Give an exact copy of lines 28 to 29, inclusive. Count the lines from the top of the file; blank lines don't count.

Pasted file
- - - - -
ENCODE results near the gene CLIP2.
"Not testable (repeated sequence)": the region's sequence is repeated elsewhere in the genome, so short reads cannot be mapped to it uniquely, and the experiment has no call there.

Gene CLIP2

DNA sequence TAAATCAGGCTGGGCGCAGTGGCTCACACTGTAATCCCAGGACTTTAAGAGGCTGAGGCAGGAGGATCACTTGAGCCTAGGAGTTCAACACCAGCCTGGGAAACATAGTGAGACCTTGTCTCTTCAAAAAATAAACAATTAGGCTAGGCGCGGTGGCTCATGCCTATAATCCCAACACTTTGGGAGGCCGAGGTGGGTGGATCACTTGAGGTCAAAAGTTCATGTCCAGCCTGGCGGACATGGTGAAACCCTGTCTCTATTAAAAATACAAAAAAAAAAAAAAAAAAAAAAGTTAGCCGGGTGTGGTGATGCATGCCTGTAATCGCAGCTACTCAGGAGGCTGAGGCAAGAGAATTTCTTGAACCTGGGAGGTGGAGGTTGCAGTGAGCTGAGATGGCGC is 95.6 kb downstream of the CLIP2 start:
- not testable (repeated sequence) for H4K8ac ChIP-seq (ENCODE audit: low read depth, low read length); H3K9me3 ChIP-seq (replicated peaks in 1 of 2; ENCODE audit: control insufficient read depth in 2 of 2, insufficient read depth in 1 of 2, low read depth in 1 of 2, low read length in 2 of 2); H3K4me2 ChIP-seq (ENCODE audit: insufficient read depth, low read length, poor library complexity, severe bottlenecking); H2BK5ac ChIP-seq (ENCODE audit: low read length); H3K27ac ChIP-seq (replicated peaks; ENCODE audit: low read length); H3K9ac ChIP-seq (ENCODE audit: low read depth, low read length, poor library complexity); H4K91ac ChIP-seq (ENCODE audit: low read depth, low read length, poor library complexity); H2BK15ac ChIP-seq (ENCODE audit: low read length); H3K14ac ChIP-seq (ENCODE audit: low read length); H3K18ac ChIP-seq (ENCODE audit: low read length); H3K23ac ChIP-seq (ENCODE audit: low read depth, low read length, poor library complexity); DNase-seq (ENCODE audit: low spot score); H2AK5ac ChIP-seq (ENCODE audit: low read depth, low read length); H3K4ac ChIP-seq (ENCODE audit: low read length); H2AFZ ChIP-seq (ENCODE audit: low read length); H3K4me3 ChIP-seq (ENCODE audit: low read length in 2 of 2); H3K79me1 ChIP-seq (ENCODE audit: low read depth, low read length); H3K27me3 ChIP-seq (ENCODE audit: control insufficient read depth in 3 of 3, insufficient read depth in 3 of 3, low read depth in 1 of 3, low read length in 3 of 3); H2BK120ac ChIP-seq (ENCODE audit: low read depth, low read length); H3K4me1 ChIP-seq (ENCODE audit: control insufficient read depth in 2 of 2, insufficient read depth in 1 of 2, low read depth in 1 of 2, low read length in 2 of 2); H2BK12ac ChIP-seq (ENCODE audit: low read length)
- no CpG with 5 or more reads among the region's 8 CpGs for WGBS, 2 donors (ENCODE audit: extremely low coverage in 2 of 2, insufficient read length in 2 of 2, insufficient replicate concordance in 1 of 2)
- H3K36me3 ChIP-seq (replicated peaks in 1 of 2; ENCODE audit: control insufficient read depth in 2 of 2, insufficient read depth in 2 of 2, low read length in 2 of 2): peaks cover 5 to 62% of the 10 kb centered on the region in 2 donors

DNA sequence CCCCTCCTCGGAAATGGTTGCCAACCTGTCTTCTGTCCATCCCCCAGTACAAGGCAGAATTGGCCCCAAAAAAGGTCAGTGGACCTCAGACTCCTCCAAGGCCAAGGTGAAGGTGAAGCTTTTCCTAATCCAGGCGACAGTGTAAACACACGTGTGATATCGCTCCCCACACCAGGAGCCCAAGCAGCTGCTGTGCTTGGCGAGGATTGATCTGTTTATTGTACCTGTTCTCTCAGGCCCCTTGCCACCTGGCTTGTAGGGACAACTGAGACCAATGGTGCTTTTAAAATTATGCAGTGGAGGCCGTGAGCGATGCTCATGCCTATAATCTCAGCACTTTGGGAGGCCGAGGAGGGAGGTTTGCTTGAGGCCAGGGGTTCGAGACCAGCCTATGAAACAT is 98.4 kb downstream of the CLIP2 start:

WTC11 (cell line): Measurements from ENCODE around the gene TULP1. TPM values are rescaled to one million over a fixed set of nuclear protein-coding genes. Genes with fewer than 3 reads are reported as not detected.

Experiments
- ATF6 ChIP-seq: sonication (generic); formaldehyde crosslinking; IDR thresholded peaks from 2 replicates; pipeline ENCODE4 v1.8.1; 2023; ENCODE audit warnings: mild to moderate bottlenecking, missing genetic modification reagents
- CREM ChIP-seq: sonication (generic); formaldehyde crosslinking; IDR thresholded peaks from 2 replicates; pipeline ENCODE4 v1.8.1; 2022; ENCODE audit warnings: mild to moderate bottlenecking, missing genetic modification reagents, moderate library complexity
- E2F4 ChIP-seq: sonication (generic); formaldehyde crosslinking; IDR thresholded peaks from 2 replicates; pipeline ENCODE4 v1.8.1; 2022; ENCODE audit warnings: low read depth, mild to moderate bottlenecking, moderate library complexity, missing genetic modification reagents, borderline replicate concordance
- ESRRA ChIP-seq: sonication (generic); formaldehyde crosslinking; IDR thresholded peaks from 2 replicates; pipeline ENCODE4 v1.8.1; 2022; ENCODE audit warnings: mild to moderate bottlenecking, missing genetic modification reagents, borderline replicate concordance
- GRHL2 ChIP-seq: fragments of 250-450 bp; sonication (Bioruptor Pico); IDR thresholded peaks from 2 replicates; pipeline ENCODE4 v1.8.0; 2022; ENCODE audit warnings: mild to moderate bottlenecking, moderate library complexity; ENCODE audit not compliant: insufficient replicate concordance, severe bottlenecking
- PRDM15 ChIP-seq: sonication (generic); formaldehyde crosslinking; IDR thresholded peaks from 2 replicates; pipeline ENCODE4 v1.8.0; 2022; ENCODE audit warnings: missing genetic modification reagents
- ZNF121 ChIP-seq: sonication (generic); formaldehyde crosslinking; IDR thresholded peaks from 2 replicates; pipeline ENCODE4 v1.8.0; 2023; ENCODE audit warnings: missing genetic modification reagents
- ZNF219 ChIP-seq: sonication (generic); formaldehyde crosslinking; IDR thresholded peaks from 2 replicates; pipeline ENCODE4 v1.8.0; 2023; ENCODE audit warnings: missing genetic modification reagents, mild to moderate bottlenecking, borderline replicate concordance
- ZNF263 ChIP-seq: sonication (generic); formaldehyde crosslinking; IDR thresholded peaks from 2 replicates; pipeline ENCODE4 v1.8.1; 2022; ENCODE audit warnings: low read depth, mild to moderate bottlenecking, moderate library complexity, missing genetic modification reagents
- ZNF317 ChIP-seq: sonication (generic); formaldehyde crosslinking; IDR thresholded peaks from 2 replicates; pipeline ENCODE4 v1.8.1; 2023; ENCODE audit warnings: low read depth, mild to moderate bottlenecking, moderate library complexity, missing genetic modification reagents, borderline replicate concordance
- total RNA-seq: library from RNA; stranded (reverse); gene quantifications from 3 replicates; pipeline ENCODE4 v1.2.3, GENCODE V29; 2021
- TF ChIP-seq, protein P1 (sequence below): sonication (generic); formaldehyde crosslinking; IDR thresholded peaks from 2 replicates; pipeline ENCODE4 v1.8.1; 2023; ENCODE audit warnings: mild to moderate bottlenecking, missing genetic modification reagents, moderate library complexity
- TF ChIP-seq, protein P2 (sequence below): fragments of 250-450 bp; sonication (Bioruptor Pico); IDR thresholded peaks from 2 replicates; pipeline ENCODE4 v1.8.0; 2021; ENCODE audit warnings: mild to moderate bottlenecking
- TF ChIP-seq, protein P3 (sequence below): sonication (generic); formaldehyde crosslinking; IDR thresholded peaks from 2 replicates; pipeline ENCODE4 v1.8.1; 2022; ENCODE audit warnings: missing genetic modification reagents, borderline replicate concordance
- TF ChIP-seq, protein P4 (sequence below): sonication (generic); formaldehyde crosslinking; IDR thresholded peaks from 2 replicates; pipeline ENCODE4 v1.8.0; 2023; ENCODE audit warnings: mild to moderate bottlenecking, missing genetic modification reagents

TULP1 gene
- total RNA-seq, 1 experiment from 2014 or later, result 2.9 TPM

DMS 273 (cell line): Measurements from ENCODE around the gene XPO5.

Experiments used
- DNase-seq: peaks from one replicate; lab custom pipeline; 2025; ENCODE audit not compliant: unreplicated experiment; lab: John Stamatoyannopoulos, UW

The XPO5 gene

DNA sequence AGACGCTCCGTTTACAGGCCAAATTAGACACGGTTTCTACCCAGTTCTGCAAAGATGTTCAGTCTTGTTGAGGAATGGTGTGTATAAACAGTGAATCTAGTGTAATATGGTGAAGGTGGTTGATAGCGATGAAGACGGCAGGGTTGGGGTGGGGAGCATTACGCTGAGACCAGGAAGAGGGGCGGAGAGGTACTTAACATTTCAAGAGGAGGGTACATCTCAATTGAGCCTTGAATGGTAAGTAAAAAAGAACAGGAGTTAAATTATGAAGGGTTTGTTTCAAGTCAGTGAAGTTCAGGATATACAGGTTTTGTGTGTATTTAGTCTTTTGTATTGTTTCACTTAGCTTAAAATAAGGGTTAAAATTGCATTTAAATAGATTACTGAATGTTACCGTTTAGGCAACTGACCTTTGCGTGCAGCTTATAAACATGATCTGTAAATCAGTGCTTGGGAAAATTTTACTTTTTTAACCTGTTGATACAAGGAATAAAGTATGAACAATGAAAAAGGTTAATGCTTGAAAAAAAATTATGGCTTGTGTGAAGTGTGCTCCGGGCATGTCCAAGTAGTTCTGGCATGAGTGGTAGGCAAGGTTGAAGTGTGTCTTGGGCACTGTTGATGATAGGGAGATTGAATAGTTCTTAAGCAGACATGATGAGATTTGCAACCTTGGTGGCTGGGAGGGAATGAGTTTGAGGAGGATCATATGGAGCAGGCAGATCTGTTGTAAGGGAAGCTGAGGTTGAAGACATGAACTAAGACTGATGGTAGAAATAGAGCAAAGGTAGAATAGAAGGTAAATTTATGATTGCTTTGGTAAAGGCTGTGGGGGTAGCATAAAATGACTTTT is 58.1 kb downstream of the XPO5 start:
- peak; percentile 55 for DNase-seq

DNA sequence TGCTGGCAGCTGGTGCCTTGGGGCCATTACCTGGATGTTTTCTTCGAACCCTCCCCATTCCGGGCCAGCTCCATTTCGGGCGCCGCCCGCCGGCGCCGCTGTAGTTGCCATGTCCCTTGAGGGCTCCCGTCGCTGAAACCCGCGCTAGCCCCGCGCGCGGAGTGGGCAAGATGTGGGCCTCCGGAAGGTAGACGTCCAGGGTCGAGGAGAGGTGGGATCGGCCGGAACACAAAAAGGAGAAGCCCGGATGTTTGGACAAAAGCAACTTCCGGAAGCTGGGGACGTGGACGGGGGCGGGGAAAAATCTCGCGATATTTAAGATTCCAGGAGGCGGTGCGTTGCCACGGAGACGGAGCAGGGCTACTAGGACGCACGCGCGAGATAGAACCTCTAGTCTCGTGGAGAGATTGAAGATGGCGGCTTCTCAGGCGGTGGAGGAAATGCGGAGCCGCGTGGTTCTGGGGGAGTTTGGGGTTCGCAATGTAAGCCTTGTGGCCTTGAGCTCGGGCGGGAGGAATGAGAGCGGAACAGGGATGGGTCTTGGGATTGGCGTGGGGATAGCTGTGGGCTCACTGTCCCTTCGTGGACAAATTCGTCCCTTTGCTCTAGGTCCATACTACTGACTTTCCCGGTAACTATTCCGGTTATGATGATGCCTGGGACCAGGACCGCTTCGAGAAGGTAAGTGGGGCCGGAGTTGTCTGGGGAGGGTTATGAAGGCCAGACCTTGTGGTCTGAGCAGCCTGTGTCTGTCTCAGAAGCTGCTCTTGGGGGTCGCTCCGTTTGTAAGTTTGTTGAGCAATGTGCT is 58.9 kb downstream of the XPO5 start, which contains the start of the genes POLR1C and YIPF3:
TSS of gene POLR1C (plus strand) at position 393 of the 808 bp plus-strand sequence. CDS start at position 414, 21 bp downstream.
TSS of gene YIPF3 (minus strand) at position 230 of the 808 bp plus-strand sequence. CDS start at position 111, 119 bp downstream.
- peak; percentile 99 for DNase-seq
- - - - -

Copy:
DMS 273 (cell line): Measurements from ENCODE around the gene XPO5.

Experiments used